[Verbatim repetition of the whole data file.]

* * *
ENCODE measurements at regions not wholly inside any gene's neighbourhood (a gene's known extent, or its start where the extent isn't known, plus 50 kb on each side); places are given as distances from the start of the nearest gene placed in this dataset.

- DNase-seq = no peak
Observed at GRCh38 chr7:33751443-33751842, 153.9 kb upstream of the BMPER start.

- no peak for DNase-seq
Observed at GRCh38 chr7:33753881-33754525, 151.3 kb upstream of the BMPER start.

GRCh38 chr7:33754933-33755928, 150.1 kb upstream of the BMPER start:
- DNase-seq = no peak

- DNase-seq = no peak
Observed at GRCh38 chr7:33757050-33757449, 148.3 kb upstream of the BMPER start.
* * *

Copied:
ENCODE measurements at regions not wholly inside any gene's neighbourhood (a gene's known extent, or its start where the extent isn't known, plus 50 kb on each side); places are given as distances from the start of the nearest gene placed in this dataset.

- DNase-seq = no peak
Observed at GRCh38 chr7:33751443-33751842, 153.9 kb upstream of the BMPER start.

- no peak for DNase-seq
Observed at GRCh38 chr7:33753881-33754525, 151.3 kb upstream of the BMPER start.

GRCh38 chr7:33754933-33755928, 150.1 kb upstream of the BMPER start:
- DNase-seq = no peak

- DNase-seq = no peak
Observed at GRCh38 chr7:33757050-33757449, 148.3 kb upstream of the BMPER start.